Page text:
"I didn't want to go out as much," he said.
Treatment after treatment failed, leaving Steve more withdrawn than ever.
After some research, he discovered Isolaz.
Isolaz works in two ways with laser light to kill the bacteria within the skin's pores and with a vacuuming action.
"The skin actually gets pulled into the tip. (A) footplate allows the energy to be concentrated, just where it needs to be directed," said Dr. Michelle Eisenhower of the Cosmopolitan Skin Care Studio.
Medical Esthetician Naomi Fenlin, also of the Cosmopolitan Skin Care Studio, says unlike lasers she's previously used, Isolaz works more gently, attacking the roots of acne, without leaving a burnt, crusty look on the skin surface.
"This seems to be the most comprehensive, with the quickest results with the least side effects," Fenlin explained.
For moderate to severe acne, Isolaz is used once a week for a month, and then 2 more treatments are done over the next month or so.
Steve started out looking with the whole left side of his face covered. After 6 weeks, Steve's confidence is coming back, and friends are noticing a change.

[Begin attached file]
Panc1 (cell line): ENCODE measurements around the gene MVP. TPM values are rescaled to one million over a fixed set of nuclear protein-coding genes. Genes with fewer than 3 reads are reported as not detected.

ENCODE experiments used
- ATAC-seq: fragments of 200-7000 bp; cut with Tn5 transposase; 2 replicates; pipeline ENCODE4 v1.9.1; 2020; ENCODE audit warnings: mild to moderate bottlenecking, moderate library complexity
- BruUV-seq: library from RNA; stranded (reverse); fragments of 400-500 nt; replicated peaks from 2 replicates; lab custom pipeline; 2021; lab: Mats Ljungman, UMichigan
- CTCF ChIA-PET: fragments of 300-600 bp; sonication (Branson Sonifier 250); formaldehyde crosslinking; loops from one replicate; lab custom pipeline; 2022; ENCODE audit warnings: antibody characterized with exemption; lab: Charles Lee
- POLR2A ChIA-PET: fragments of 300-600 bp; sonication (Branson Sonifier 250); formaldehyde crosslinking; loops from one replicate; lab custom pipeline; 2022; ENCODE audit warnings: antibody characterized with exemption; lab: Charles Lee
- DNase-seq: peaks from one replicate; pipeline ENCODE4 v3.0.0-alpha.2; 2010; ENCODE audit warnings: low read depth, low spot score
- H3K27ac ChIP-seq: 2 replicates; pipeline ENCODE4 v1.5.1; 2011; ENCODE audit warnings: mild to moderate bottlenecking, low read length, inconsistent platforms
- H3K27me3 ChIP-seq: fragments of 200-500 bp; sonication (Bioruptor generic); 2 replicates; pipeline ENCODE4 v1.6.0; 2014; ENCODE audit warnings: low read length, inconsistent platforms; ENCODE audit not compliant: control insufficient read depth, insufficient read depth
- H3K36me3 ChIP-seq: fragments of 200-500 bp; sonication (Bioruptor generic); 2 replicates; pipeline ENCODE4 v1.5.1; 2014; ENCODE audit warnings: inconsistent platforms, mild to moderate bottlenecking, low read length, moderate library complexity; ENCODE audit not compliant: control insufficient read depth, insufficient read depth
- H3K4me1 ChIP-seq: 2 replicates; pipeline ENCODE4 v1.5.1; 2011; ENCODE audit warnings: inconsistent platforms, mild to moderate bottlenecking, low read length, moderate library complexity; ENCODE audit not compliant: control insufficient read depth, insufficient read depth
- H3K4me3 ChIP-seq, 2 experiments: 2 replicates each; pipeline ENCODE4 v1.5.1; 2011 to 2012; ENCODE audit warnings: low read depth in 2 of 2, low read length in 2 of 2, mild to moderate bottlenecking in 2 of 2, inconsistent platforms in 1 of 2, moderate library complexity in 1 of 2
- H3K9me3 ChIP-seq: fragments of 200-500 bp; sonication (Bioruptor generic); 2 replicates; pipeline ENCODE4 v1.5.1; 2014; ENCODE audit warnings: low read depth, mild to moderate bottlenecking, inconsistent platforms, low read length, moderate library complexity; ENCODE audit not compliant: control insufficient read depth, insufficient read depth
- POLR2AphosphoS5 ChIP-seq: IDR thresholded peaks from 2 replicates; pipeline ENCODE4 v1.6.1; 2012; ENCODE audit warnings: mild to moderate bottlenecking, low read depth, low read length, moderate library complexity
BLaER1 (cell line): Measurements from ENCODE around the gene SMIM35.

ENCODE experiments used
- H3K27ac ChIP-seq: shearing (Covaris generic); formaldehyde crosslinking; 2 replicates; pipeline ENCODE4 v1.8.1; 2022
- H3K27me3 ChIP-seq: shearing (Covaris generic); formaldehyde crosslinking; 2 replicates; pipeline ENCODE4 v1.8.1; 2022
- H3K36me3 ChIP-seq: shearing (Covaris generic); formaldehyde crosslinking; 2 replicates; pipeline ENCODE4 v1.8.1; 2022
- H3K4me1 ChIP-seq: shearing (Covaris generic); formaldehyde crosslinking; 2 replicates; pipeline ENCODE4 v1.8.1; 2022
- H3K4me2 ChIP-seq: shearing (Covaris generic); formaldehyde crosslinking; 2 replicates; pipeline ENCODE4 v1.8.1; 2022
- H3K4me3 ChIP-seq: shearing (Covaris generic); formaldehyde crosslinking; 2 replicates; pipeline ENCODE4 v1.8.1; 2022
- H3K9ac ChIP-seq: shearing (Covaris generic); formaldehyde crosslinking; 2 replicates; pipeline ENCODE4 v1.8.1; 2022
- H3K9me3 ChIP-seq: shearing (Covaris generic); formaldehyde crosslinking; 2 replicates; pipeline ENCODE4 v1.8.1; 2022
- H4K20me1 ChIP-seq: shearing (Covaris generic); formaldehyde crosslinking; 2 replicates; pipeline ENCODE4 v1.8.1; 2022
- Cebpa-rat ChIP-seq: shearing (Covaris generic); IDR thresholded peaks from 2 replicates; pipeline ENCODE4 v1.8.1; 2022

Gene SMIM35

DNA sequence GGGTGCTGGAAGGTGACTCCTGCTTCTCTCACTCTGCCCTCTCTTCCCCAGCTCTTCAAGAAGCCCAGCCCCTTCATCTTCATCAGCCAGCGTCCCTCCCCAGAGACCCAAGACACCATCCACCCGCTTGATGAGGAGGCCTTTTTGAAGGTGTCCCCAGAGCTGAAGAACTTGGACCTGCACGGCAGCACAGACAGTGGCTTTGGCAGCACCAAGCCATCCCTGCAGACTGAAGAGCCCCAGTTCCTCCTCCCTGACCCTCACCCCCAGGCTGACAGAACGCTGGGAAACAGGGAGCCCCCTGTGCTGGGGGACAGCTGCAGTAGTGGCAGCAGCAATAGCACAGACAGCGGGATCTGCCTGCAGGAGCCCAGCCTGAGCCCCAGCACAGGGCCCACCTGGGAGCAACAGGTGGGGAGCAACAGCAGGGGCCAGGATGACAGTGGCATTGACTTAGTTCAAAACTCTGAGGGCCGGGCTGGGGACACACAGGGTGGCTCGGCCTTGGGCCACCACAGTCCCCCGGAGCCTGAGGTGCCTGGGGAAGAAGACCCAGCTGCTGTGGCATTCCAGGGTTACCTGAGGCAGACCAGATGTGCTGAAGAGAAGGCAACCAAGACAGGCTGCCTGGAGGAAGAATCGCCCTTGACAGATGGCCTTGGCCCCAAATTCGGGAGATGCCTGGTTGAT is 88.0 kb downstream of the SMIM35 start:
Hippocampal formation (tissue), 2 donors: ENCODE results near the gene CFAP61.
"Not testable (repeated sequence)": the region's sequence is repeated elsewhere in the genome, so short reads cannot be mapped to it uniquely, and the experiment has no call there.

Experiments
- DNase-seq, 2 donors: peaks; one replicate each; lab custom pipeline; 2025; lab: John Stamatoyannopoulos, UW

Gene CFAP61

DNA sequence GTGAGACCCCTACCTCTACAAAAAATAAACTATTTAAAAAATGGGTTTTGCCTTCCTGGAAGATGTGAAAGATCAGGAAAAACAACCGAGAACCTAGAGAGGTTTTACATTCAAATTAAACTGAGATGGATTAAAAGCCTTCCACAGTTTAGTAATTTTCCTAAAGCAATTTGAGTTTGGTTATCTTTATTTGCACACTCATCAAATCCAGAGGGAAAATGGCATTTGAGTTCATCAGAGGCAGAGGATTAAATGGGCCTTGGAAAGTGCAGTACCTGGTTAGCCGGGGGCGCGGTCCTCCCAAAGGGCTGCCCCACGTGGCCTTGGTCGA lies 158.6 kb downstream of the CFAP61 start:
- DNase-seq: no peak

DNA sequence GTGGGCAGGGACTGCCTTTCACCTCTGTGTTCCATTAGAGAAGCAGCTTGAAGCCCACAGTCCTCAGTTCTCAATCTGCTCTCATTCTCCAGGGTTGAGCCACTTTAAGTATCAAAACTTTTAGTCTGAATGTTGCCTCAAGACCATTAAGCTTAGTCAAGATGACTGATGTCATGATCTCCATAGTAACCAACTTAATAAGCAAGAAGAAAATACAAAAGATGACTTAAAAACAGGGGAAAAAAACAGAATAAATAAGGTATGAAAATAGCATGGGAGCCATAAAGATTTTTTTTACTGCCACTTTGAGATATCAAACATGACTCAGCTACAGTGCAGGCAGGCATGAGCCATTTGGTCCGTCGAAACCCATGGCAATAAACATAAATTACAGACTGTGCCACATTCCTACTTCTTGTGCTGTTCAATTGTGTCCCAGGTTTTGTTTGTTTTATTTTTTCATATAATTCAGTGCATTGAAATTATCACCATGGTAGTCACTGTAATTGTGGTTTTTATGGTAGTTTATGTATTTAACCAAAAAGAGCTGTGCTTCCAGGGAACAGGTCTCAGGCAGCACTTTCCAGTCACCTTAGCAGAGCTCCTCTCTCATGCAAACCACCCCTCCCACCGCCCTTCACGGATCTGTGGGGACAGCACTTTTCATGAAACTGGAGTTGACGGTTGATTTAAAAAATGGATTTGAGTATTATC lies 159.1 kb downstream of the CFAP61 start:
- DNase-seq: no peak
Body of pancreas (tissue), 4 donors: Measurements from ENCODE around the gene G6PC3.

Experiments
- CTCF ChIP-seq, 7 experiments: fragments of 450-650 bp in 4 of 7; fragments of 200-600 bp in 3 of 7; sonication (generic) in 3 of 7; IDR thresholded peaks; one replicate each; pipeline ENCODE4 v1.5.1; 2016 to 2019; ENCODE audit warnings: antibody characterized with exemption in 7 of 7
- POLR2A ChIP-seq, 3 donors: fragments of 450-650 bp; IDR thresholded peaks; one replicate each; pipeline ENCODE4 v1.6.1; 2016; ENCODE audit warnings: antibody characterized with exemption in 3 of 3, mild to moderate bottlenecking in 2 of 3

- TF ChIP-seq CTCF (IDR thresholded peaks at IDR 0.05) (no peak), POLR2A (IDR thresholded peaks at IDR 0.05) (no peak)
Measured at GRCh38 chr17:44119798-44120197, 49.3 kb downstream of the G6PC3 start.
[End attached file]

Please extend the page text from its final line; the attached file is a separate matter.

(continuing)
"I've tried Accutane. I've tried so many over-the-counter things. I've tried ProActive," said 24-year-old Nicole Esposito, whose struggle with acne stretched more than a decade until she decided to give Isolaz a try.
It not only works, but it is also one of the easiest treatments to receive.
"You can't really feel anything. Just a little bit of heat from the light and then, of course, the suction," said Esposito. "Right away, you can tell your pores are much cleaner."
Dermatologist Cheri Ditre of the University of Pennsylvania says Isolaz isn't just for acne. It's also effective for age spots, rosacea (a reddening of the skin), and for removing unwanted hair.
"We've been treating patients for over a year, and we've seen some really nice progress, so we're really excited about it," said Dr. Ditre.
The cost ranges from $125 to $300 per treatment. Once the initial sessions are done, patients will need to come back periodically as they get breakouts.
Again doctors say this is for mild to moderate acne. It may not be the best option to treat cystic acne.